I can shed no light on the allegations of the “systematic inflation of circulation figures” in Birmingham, although I can certainly appreciate they must have damaged confidence and revenues at the titles.
I certainly never instigated any system of circulation inflation and if I had been aware that any such system was operating I would not have tolerated it for a single day.
If such a system was in fact operating, should a competent CEO have been aware of it? I can only say that in the six years I ran Midland Independent Newspapers it was subject to more independent investigations than any other newspaper group.
When we bought the titles in 1991, the private equity backers sent independent accountants into the company to conduct due diligence of every aspect of the company’s operations. They found no irregularities.
Three years later when we floated the company on the London Stock Exchange, the sponsoring merchant bank and the flotation stockbrokers sent independent accountants into the business to verify every claim made in the share sale prospectus – including circulation figures. They found no irregularities.
In 1997 when Mirror Group bought the titles, they commissioned independent accountants to conduct due diligence on all the company’s operations to justify the purchase price. They found no irregularities.
When Trinity took over Mirror Group, no doubt it also used independent accountants to carry out due diligence – although it may not have been as thorough as the previous investigations because MIN formed only the smaller part of the purchase. Apparently, they found no irregularities.
Of course, throughout the period the titles were subject to the six-monthly ABC audits. The circulation figures were never queried, the audit certificates never qualified.
3. One last question is over that initial move to floatation. I know that what’s happened since is nothing to do with you – you’ve played no part in the recent savage cuts in the industry. But from your initial floatation of the Birmingham papers as MIN I presume you had knowledge of the world of public limited companies and the FTSE, where the interests of the shareholder always come first. Looking back, do you now regret taking the Birmingham Post and Mail into a scenario where increasing profits year-on-year was always going to be demanded?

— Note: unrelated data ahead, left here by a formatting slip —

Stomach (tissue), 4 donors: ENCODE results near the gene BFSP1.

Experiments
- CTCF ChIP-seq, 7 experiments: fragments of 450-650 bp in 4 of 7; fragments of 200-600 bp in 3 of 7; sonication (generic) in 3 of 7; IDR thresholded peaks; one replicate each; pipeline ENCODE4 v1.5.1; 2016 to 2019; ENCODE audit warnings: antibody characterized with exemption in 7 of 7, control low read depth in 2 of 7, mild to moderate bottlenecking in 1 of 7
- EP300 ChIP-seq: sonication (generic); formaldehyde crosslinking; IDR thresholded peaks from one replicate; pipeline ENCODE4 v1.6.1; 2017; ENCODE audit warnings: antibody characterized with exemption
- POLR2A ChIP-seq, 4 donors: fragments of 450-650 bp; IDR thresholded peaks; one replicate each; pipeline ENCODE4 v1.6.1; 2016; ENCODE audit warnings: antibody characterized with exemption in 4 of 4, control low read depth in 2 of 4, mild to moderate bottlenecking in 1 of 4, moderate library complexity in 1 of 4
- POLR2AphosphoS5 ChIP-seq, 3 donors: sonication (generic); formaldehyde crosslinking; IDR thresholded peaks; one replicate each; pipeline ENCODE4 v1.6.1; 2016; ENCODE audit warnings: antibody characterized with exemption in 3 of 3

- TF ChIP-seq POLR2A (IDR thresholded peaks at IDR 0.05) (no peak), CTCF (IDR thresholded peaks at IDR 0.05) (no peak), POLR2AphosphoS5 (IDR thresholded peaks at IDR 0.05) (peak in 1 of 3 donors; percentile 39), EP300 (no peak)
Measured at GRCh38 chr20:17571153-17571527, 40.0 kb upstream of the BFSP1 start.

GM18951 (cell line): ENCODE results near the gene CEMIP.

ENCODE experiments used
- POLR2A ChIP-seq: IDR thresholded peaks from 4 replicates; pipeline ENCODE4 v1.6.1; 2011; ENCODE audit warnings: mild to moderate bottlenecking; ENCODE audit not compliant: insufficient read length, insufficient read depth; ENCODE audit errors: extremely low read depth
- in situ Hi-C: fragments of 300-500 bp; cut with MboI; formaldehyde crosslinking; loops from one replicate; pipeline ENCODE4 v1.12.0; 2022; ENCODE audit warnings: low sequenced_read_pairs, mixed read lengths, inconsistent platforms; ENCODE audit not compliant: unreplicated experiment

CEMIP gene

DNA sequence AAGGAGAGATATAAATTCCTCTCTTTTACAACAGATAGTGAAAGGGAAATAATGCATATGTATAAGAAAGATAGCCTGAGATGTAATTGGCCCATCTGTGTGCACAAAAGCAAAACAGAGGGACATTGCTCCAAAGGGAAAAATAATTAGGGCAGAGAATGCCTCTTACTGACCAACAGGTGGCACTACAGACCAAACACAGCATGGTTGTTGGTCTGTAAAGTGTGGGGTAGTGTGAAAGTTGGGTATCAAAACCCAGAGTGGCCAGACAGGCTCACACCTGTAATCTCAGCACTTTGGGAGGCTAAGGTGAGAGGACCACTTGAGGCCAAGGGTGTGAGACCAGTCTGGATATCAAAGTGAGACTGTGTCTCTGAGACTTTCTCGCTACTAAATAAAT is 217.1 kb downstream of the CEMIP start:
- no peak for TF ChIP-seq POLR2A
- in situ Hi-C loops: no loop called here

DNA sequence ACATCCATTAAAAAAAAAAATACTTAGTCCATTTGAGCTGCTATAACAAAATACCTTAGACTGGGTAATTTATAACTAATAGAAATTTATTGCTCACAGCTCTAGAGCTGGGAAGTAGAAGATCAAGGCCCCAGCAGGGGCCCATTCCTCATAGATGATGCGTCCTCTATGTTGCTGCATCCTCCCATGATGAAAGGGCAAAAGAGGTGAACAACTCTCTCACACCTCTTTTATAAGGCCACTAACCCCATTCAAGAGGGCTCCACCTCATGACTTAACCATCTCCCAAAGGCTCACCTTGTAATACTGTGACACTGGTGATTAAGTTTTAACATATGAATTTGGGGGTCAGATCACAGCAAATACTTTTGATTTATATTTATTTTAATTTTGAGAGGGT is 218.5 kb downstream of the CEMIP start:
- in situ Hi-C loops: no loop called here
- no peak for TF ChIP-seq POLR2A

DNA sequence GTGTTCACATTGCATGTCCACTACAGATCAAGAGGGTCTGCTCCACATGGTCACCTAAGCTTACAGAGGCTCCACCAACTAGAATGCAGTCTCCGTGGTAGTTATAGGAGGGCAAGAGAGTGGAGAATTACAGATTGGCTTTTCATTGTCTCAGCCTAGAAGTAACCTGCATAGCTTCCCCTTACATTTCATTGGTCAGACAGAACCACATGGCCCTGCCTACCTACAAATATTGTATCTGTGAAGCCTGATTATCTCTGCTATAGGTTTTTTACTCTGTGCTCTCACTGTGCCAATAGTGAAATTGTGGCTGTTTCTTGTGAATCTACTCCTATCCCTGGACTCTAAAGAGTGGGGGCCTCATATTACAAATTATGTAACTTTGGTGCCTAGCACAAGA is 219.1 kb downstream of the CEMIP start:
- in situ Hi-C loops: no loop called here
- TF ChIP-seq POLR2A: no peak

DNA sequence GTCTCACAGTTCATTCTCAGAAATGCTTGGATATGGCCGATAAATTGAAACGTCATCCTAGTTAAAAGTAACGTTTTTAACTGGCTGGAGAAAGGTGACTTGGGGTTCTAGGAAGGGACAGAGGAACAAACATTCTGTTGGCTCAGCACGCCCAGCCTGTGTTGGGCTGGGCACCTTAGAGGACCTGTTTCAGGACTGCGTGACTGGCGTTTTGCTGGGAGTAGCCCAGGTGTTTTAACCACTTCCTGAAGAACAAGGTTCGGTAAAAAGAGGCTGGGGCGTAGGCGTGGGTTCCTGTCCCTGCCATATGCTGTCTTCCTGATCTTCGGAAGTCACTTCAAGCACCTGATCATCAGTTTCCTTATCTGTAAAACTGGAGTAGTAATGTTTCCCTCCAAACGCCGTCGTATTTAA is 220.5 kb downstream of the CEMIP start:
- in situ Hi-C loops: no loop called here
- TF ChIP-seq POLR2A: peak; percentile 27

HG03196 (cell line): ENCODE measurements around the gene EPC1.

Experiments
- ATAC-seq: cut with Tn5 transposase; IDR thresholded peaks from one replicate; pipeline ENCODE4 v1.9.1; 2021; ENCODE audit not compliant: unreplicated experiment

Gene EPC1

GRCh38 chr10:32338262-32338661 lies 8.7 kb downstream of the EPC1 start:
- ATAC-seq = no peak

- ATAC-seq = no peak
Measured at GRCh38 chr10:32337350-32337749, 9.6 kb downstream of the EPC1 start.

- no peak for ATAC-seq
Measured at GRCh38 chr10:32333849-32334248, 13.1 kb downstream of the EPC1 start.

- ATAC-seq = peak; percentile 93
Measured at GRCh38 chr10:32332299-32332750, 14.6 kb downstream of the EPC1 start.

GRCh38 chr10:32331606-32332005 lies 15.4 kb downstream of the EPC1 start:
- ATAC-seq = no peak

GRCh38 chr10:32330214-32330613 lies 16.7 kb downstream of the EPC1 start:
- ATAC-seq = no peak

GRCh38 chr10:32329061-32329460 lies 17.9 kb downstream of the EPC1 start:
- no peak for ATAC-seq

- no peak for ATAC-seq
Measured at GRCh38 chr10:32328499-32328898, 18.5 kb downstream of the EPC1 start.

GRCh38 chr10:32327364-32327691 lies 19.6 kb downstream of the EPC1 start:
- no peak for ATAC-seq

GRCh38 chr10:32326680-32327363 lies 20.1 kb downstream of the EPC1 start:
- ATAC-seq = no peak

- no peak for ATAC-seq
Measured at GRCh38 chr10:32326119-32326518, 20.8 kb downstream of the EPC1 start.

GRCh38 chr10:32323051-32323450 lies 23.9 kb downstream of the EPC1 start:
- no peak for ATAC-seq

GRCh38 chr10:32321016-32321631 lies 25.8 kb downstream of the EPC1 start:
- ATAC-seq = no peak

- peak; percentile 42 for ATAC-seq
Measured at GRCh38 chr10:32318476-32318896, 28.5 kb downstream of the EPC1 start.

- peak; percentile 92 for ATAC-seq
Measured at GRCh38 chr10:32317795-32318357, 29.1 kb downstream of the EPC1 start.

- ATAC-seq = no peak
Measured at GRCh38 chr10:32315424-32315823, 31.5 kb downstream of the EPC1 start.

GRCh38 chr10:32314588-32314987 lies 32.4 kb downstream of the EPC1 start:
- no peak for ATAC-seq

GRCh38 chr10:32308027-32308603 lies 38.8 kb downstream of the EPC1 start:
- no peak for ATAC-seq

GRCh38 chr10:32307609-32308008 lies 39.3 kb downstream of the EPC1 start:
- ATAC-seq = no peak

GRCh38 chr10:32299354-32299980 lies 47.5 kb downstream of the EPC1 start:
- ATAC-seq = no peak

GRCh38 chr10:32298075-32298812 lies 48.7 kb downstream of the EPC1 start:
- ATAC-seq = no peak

The management buy-out of MIN was funded by private equity backers. Those backers always look to exit a company and to get their money back, plus a profit, probably within three to five years. The exit comes by way of takeover by another company or by flotation on the Stock Exchange. We always aimed for the latter.
As Steve says, in the world of public companies the interest of the shareholder comes first. Are those interests best served by racking up debt and starving the company of investment or by following more prudent policies? Those shareholders in Johnston Press and Trinity who have seen the value of their holdings fall by more than 90% would undoubtedly opt for prudence.
But the City is notoriously short term and CEOs either resist or bow to pressure to follow policies which deliver short-term gains and City popularity but mortgage the future.
MIN walked away from over-priced acquisitions. It diversified into businesses such as specialist magazines, conferences and events to broaden the revenue base and make it less cyclical. But this was unpopular with the City because such businesses had lower profit margins than regional newspapers at that time.
But if the big groups had followed similar policies and resisted City calls for ever higher and higher profits and margins, they would have happier shareholders now.